Business Restrictions and COVID Fatalities

39 Pages Posted: 10 Nov 2020

See all articles by Matthew I. Spiegel

Matthew I. Spiegel

Yale University - Yale School of Management, International Center for Finance

Heather Tookes

Yale University - Yale School of Management; Yale University - International Center for Finance

Date Written: November 4, 2020

Abstract

We hand-collect a time-series database of business closures and related restrictions for every county in the United States since March 2020. We then relate these policies to future growth in deaths due to COVID-19. To our knowledge, ours is the most comprehensive database of U.S. COVID-19 business policies that has been assembled to date. Across specifications, stay-at-home orders, mandatory mask requirements, beach and park closures, restaurant closures, and high risk (Level 2) business closures are the policies that most consistently predict lower 4- to 6- week-ahead fatality growth. For example, baseline estimates imply that a county with a mandatory mask policy in place today will experience 4- week and 6- week ahead fatality growth rates that are each 1% lower (respectively) than a county without such an order in place. This relationship is significant, both statistically and in magnitude. It represents 12% of the sample mean of weekly fatality growth. The baseline estimates for stay-at-home, restaurant and high-risk business closures are similar in magnitude to what we find for mandatory mask policies. We fail to find consistent evidence in support of the hypothesis that some of the other business restrictions (such as spa closures, school closures, and the closing of the low- to medium-risk businesses that are typically allowed in Phase I reopenings) predict reduced fatality growth at four-to-six-week horizons. Some policies, such as low- to medium business risk closures may even be counterproductive. To address potential endogeneity concerns, we conduct two tests. First, we exploit the fact that many county regulations are imposed at the state-level through Governors’ executive orders. Following the intuition that smaller counties often inherit state-level regulations that are intended to reduce transmission and deaths in more populous regions, we remove the 5 most populous counties in each state from the sample. In the second test, we match counties that lie near (but not on) state borders to counties in different states that are also near (but not on) state borders and are within 100 miles of that county. Absent policy differences, these nearby counties should see similar trends in virus transmission; making them good controls. We continue to find that stay-at-home, mandatory masks, beach and park closures, restaurant closures, and high risk business closures all predict declines in future fatality growth.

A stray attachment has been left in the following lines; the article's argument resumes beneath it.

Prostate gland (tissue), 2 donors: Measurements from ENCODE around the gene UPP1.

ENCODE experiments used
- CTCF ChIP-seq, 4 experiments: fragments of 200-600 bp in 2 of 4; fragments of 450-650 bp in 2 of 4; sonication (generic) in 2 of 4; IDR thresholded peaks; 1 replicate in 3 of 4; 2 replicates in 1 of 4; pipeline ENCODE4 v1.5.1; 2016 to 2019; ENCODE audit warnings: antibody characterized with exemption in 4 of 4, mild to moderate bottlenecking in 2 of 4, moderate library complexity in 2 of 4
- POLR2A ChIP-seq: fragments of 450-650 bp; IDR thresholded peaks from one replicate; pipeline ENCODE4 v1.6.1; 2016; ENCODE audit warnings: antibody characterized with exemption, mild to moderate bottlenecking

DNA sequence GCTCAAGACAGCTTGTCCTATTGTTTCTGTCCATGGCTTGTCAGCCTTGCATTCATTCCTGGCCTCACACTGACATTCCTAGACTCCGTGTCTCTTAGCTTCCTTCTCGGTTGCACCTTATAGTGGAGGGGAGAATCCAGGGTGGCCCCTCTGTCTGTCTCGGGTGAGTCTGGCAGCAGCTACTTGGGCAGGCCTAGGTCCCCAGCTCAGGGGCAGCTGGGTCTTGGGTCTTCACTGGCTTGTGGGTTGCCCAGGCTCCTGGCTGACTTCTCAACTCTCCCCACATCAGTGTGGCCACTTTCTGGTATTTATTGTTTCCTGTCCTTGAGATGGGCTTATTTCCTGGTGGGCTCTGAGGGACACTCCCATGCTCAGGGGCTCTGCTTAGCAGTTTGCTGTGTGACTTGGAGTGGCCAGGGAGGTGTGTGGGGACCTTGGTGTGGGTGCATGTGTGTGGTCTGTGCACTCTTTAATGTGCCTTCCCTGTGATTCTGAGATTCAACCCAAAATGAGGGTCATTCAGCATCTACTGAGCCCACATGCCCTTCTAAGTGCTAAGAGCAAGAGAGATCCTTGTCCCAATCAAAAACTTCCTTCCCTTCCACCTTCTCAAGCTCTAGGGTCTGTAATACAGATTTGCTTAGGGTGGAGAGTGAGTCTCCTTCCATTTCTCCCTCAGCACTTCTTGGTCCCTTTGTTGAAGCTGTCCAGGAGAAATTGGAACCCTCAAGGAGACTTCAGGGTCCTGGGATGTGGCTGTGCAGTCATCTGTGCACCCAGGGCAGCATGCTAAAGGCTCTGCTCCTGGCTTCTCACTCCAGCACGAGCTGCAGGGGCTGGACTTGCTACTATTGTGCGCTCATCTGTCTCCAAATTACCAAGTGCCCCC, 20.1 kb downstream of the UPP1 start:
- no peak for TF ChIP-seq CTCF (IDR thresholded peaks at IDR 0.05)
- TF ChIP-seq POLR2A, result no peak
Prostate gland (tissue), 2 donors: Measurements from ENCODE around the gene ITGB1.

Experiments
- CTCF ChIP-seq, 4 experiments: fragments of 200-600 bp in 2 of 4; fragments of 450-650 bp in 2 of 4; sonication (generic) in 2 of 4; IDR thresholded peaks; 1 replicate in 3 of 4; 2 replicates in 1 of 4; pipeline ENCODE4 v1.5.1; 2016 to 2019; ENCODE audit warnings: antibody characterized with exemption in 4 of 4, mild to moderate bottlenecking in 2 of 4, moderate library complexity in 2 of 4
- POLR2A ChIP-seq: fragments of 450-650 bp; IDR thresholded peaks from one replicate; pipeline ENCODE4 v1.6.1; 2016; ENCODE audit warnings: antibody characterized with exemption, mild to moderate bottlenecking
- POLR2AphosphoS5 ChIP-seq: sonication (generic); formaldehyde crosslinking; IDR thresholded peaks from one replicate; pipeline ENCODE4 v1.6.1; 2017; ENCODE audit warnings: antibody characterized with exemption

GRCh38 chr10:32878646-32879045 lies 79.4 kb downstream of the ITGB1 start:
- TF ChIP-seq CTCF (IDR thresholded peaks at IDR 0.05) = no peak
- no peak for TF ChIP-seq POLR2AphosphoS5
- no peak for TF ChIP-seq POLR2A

Note: Funding: None.

Declaration of Interests: None.

Suggested Citation

Spiegel, Matthew I. and Tookes, Heather, Business Restrictions and COVID Fatalities (November 4, 2020). Available at SSRN: https://ssrn.com/abstract=3725015 or http://dx.doi.org/10.2139/ssrn.3725015

Matthew I. Spiegel

Yale University - Yale School of Management, International Center for Finance ( email )

135 Prospect Street
P.O. Box 208200
New Haven, CT 06520-8200
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203-432-6017 (Phone)
203-432-8931 (Fax)

HOME PAGE: http://som.yale.edu/~spiegel

Heather Tookes (Contact Author)

Yale University - Yale School of Management ( email )

135 Prospect Street
P.O. Box 208200
New Haven, CT 06520-8200
United States

Yale University - International Center for Finance ( email )

Box 208200
New Haven, CT 06520
United States

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